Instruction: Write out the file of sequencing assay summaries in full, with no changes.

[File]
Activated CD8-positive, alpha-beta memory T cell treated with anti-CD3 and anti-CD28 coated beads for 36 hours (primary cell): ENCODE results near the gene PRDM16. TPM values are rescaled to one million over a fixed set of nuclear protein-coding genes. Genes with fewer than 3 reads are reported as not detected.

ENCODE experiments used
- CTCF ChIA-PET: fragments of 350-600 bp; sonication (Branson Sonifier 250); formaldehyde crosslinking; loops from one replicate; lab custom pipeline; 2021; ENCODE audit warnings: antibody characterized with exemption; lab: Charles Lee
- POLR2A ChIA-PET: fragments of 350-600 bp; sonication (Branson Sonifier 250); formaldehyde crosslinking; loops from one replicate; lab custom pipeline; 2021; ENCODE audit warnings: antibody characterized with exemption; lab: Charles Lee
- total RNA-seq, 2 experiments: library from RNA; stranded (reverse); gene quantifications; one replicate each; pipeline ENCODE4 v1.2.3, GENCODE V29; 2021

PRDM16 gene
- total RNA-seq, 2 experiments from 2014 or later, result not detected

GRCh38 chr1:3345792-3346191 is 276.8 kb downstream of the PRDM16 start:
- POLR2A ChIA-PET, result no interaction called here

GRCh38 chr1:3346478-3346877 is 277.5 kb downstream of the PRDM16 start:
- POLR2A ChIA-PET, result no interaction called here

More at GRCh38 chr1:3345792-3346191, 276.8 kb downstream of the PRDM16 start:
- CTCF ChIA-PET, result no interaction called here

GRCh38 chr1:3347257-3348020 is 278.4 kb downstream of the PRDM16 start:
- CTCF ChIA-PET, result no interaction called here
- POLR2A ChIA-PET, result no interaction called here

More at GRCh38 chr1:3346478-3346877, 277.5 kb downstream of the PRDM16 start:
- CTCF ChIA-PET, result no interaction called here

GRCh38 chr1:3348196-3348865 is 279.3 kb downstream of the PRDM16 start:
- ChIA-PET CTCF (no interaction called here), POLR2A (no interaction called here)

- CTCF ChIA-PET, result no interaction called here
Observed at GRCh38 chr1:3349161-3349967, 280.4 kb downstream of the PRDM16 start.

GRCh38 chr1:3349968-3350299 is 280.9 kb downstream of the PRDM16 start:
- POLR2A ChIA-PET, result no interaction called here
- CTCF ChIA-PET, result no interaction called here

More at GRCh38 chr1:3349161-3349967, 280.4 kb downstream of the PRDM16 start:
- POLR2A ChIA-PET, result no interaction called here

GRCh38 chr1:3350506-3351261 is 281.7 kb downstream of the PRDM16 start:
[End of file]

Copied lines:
Activated CD8-positive, alpha-beta memory T cell treated with anti-CD3 and anti-CD28 coated beads for 36 hours (primary cell): ENCODE results near the gene PRDM16. TPM values are rescaled to one million over a fixed set of nuclear protein-coding genes. Genes with fewer than 3 reads are reported as not detected.

ENCODE experiments used
- CTCF ChIA-PET: fragments of 350-600 bp; sonication (Branson Sonifier 250); formaldehyde crosslinking; loops from one replicate; lab custom pipeline; 2021; ENCODE audit warnings: antibody characterized with exemption; lab: Charles Lee
- POLR2A ChIA-PET: fragments of 350-600 bp; sonication (Branson Sonifier 250); formaldehyde crosslinking; loops from one replicate; lab custom pipeline; 2021; ENCODE audit warnings: antibody characterized with exemption; lab: Charles Lee
- total RNA-seq, 2 experiments: library from RNA; stranded (reverse); gene quantifications; one replicate each; pipeline ENCODE4 v1.2.3, GENCODE V29; 2021

PRDM16 gene
- total RNA-seq, 2 experiments from 2014 or later, result not detected

GRCh38 chr1:3345792-3346191 is 276.8 kb downstream of the PRDM16 start:
- POLR2A ChIA-PET, result no interaction called here

GRCh38 chr1:3346478-3346877 is 277.5 kb downstream of the PRDM16 start:
- POLR2A ChIA-PET, result no interaction called here

More at GRCh38 chr1:3345792-3346191, 276.8 kb downstream of the PRDM16 start:
- CTCF ChIA-PET, result no interaction called here

GRCh38 chr1:3347257-3348020 is 278.4 kb downstream of the PRDM16 start:
- CTCF ChIA-PET, result no interaction called here
- POLR2A ChIA-PET, result no interaction called here

More at GRCh38 chr1:3346478-3346877, 277.5 kb downstream of the PRDM16 start:
- CTCF ChIA-PET, result no interaction called here

GRCh38 chr1:3348196-3348865 is 279.3 kb downstream of the PRDM16 start:
- ChIA-PET CTCF (no interaction called here), POLR2A (no interaction called here)

- CTCF ChIA-PET, result no interaction called here
Observed at GRCh38 chr1:3349161-3349967, 280.4 kb downstream of the PRDM16 start.

GRCh38 chr1:3349968-3350299 is 280.9 kb downstream of the PRDM16 start:
- POLR2A ChIA-PET, result no interaction called here
- CTCF ChIA-PET, result no interaction called here

More at GRCh38 chr1:3349161-3349967, 280.4 kb downstream of the PRDM16 start:
- POLR2A ChIA-PET, result no interaction called here

GRCh38 chr1:3350506-3351261 is 281.7 kb downstream of the PRDM16 start: